In addition to techniques provided in therapy, your therapist will provide you with an exercise program to complete at home to maximize your range of motion and function of the hand.
What happens if trigger finger goes untreated?
Trigger finger and trigger thumb symptoms need to be addressed to maximize hand function and decrease pain. Inflammation, stiffness, and pain typically get worse when a trigger finger is left untreated, and you may find the affected finger is locking more frequently. This can impact your hand function and your quality of life.
Occupational Therapy Can Help
Trigger finger can have a significant impact on the use of your hand and your daily routine. Recognizing and addressing symptoms early is a key factor in treating trigger finger. Occupational therapy is an excellent avenue for conservative or non-surgical management of trigger finger and can help in the following ways:
- Providing a comprehensive home exercise program to encourage a range of motion and increased hand function.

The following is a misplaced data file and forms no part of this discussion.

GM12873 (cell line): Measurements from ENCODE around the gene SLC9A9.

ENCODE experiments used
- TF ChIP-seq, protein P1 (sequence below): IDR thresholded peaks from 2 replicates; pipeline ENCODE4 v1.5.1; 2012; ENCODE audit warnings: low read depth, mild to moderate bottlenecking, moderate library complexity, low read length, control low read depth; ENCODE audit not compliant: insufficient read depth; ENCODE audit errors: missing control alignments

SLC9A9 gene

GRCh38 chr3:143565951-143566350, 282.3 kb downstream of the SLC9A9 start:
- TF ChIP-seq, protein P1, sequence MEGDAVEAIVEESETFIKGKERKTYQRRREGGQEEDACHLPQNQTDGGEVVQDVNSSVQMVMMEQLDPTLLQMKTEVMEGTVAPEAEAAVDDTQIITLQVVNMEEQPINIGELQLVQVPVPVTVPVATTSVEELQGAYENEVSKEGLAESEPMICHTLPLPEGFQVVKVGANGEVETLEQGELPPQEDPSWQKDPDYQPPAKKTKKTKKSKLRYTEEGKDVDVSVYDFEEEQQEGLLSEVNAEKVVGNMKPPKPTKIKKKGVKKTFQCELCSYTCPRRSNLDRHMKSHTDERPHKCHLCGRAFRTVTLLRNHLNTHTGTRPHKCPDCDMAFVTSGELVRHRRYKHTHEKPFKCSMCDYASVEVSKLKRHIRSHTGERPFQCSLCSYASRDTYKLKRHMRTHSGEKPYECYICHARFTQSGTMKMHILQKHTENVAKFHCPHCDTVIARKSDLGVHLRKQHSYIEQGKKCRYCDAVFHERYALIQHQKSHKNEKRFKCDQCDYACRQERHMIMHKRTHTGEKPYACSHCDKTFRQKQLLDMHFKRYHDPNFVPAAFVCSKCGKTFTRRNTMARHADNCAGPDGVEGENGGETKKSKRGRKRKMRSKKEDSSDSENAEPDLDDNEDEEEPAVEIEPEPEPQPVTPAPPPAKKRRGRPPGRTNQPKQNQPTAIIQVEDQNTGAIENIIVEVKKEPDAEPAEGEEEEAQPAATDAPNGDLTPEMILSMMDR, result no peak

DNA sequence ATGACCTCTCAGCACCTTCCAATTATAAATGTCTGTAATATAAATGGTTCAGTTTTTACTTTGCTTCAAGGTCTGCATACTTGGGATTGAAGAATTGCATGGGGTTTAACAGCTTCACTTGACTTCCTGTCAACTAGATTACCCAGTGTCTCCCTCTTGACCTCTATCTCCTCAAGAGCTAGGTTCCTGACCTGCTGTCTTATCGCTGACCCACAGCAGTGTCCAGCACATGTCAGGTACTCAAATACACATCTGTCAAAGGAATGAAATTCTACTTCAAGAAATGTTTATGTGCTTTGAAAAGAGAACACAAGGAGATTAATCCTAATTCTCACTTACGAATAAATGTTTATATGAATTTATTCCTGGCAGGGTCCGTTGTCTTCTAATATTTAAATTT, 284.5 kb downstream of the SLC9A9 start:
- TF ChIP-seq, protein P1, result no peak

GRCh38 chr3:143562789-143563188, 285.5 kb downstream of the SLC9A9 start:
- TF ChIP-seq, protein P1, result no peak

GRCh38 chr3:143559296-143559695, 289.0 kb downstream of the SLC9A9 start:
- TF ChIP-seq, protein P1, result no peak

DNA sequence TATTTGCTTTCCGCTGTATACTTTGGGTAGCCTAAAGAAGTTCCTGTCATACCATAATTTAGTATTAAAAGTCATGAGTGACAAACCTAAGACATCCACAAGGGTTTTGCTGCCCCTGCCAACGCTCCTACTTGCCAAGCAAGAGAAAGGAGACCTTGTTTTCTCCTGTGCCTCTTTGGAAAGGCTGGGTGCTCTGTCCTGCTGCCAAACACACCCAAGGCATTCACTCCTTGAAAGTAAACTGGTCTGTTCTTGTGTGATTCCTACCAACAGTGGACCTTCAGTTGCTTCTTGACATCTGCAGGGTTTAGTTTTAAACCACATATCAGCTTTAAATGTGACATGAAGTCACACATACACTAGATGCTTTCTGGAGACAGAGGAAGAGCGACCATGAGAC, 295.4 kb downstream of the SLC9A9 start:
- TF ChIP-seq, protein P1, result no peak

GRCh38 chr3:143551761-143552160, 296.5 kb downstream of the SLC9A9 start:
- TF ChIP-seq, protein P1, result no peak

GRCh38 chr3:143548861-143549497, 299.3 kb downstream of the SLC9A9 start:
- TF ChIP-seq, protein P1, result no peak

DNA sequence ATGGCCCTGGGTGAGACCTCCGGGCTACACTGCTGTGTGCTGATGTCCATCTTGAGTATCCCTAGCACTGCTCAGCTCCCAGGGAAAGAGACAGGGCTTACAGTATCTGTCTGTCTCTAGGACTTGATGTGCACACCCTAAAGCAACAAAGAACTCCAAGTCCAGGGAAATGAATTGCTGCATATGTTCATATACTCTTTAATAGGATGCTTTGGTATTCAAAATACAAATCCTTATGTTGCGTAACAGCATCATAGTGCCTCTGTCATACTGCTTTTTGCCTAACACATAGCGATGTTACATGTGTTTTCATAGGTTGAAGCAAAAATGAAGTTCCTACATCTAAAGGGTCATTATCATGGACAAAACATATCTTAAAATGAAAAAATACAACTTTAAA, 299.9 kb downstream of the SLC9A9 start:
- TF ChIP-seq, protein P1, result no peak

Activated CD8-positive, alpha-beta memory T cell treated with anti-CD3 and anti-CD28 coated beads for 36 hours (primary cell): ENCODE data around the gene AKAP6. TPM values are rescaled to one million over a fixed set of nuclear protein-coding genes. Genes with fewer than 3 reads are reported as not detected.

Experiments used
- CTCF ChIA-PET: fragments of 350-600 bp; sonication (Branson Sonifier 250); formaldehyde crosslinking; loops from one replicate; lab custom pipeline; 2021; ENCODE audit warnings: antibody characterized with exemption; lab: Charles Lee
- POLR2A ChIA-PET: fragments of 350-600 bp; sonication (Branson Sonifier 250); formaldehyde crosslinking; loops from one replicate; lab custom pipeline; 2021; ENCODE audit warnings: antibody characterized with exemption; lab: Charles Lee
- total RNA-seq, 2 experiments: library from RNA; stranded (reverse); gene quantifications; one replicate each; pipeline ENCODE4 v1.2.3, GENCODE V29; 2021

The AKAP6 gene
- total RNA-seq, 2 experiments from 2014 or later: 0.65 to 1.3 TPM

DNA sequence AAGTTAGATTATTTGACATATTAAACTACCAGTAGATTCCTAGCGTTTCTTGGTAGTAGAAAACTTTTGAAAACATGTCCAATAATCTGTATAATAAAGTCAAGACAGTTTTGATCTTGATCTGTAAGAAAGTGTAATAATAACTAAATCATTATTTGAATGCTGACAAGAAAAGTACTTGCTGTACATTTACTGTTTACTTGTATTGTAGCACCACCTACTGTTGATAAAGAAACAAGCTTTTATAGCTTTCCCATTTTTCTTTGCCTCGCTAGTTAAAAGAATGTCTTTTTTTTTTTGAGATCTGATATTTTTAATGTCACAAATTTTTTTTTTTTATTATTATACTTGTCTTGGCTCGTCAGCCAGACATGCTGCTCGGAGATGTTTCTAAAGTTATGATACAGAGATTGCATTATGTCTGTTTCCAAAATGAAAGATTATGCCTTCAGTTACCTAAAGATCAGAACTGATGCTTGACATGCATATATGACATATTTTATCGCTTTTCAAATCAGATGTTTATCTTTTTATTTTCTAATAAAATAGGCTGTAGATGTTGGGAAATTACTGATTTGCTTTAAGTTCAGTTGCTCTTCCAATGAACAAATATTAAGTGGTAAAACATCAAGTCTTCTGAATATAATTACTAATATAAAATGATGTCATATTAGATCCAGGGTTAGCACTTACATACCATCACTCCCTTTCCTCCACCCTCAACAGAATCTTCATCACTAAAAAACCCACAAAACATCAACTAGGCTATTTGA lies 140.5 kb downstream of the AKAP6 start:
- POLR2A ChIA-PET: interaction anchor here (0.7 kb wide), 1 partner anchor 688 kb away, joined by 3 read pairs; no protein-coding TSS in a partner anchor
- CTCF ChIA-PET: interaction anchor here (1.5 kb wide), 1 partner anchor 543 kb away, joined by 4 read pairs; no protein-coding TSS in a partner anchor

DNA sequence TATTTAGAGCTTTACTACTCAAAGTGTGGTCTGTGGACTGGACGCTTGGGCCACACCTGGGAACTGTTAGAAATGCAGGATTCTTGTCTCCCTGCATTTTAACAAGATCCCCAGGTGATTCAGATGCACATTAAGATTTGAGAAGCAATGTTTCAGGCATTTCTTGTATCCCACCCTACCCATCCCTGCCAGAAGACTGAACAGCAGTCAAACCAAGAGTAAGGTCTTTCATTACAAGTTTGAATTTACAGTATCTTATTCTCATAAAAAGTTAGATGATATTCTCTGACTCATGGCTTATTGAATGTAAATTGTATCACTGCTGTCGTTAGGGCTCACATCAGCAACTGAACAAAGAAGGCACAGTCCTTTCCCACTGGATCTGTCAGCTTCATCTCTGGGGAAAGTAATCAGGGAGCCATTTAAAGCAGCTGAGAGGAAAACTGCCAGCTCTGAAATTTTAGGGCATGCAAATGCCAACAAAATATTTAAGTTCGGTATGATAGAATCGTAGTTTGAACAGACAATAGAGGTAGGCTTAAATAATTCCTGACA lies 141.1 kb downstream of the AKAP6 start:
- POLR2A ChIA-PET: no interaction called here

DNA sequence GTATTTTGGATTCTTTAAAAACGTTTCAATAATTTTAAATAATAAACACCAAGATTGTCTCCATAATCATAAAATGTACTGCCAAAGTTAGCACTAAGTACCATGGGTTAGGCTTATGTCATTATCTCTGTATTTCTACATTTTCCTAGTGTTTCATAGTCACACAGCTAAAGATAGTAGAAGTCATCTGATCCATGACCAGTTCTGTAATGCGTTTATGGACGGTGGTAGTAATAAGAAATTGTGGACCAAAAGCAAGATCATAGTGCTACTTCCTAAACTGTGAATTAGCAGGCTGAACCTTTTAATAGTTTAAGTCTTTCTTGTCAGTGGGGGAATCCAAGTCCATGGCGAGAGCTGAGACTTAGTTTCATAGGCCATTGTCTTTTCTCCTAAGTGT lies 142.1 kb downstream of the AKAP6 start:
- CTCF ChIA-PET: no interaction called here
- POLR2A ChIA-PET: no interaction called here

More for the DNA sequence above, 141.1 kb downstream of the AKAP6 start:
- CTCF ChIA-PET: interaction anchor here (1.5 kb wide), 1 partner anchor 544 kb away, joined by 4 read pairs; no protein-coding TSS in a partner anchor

- Fabricating a splint to promote the rest of the inflamed finger or thumb.
- Providing education on activity modification, including rest, to reduce irritation to the involved finger while maintaining the ability to participate in your daily activities.
- Using heating treatments and manual therapy techniques, including stretching and massage, maximize the function of your hand.
At Ivy Rehab, our occupational therapists and certified hand therapists specialize in the treatment of the trigger finger. Visit our website for location information or to request an appointment online.
Article By: Jessica Abraham, OTR, CHT
Jessica began her Occupational Therapy career 15 years ago. Jessica loves working with the adult and geriatric populations and believes in the importance of providing comprehensive, compassionate care. She currently specializes in hand therapy and became a Certified Hand Therapist in 2014. Jessica enjoys working with clients with orthopedic and neurological upper extremity diagnoses to reach their fullest potential for an independent lifestyle. She currently treats patients at Ivy Rehab/All Care Physical Therapy, Specialty Services Center in Toms River, NJ.